Updated 06:59 AM EST, Thu, Nov 26, 2020

Uruguay Extends Maternity and Paternity Leaves

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A new care system in Uruguay has recently extended parental leave after a birth of a child.

LaRed21 reported that parents of newborn children can enjoy more time with their kids to better guide them in their development.

It explained that both the mother and the father now have the right to work on a part-time basis until the baby reaches six months old.

In addition, parents who are independent workers will also be given 10 days leave shouldered by social security, while those who are dependents can take 13 days of consecutive leaves.

Dependent workers, as per LaRed21, will be given a subsidy for each day they are absent, which is equivalent to the daily average of their eligible allowances for the last six months.

Three years ago, mothers were granted with 14 weeks of maternity leave, two weeks more than the time they enjoyed prior to the passing of a law on parental benefits in Uruguay.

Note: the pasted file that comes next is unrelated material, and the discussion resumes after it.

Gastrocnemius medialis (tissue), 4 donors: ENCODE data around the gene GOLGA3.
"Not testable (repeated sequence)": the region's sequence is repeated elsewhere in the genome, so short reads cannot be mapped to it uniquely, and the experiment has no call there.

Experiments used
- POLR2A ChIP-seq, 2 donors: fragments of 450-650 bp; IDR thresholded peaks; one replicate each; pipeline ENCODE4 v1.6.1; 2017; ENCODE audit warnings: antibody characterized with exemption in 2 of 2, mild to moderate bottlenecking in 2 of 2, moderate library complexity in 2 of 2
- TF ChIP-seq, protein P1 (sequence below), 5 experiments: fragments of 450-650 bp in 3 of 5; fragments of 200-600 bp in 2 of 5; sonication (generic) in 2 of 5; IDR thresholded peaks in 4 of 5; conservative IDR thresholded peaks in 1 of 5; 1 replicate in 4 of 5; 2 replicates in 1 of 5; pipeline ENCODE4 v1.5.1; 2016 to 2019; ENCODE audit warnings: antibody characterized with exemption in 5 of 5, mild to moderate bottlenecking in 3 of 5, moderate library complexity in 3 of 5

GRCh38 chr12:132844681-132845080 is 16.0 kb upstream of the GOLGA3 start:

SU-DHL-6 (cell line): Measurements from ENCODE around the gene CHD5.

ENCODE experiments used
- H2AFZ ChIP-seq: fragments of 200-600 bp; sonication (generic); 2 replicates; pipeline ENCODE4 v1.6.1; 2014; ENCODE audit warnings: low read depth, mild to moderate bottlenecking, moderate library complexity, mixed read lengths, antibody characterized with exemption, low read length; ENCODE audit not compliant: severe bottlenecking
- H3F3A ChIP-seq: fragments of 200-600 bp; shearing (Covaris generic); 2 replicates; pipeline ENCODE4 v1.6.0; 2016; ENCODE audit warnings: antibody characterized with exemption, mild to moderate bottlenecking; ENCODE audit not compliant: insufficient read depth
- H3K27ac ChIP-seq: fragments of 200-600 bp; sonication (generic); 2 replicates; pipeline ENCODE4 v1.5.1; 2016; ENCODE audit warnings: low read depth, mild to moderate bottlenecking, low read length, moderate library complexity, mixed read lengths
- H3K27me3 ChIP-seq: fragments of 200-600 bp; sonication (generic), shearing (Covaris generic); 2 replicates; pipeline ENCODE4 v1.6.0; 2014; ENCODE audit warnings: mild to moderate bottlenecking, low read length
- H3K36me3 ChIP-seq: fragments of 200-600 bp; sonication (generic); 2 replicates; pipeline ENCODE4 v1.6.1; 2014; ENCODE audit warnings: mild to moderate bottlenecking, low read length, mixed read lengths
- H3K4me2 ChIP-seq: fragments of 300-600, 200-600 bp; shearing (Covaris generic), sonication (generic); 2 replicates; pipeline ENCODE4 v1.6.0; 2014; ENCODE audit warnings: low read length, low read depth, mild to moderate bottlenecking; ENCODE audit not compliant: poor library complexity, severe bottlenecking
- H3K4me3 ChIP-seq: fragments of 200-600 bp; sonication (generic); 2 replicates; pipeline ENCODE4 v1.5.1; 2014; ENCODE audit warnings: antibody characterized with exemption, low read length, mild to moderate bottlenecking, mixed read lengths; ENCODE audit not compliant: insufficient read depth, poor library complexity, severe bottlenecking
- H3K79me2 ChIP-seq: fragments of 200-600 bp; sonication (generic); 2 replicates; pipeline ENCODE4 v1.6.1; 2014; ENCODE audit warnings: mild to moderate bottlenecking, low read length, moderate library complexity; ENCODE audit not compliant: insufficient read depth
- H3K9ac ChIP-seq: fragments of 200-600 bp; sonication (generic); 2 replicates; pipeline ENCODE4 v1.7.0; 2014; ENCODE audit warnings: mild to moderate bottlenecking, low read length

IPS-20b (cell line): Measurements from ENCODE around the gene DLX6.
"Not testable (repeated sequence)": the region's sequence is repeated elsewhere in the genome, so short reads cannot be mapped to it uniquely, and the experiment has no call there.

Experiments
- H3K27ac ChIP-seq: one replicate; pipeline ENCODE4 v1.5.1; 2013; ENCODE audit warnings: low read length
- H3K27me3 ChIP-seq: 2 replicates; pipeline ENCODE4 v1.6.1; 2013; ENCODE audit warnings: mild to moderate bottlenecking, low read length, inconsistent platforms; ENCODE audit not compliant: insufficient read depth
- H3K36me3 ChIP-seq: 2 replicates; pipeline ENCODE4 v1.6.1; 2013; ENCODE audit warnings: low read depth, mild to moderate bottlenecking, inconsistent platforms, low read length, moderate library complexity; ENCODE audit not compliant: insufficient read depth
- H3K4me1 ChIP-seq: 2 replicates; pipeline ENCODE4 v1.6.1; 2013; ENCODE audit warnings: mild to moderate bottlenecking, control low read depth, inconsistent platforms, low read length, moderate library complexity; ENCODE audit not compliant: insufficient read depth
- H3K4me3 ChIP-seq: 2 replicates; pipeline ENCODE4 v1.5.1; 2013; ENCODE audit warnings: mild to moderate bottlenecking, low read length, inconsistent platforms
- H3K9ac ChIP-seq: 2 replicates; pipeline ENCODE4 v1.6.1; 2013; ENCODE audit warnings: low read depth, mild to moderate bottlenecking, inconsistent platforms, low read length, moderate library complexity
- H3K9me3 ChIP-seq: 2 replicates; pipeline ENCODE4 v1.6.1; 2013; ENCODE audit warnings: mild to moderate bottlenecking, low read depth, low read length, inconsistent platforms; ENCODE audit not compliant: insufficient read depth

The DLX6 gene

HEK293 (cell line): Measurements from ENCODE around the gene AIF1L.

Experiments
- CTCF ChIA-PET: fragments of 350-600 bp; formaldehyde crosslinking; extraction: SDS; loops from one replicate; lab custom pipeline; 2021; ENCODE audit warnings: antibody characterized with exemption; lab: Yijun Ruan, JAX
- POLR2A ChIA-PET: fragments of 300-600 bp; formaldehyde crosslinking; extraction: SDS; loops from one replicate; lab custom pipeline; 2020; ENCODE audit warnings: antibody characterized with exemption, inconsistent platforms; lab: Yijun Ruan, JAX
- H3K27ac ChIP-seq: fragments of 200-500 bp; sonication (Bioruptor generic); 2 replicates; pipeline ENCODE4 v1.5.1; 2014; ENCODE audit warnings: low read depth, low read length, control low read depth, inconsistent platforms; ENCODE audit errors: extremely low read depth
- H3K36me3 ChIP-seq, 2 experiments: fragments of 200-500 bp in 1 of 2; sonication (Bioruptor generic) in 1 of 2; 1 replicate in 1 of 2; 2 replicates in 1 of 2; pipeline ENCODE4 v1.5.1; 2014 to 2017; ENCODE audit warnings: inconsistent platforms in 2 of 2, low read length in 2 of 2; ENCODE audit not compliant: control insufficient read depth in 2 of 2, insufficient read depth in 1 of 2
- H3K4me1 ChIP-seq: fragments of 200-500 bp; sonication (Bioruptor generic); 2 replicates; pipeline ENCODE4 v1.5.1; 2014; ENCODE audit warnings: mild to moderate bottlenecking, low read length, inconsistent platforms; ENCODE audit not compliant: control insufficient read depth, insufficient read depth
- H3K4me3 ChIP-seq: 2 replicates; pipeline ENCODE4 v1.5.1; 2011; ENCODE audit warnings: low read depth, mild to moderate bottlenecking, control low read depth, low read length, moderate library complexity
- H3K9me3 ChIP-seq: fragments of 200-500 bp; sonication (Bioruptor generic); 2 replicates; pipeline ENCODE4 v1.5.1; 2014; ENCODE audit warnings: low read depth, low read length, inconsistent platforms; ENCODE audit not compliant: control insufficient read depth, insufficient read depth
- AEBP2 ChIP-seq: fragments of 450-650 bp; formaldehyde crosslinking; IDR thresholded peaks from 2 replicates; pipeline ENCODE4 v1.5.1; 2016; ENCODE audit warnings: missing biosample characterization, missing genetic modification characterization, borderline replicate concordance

An earlier Montevideo report indicated that the new law in Uruguay also gives exceptions for special cases like premature delivery or an illness acquired after childbirth.

According to El Observador, the Uruguayan Association of Parents and Children Premature (Aupaprem) called on the government last year to also extend the maternity leave of those giving premature birth.

The group explained that parents of these children need to spend more time with their infants who remain inside the ICU of hospitals for a few months.

Aupaprem president Andrea Milgron said in the El Observador report that a mother of a premature baby would need to have at least two to three months time with her baby after leaving the hospital.

The same report claimed that 1.2 million of the 15 million premature babies born worldwide die because they are not given proper medical care and attention.

Uruguay's new law on parental benefits also states that parents can be absent in their work to attend to their duties involving their children.

This legislation in the country marks an important period for parents, especially mothers, who are granted more time to spend with their newborn children by law.

A study on infant feeding last year revealed that mothers have more career concerns that interrupt breastfeeding for their infants. Their work usually gets in the way of their breastfeeding responsibilities.

"At a national level, 11 percent of women said that they stopped breastfeeding 'for work reasons,' the study said, noting that the new law in the country will lower these percentage results.

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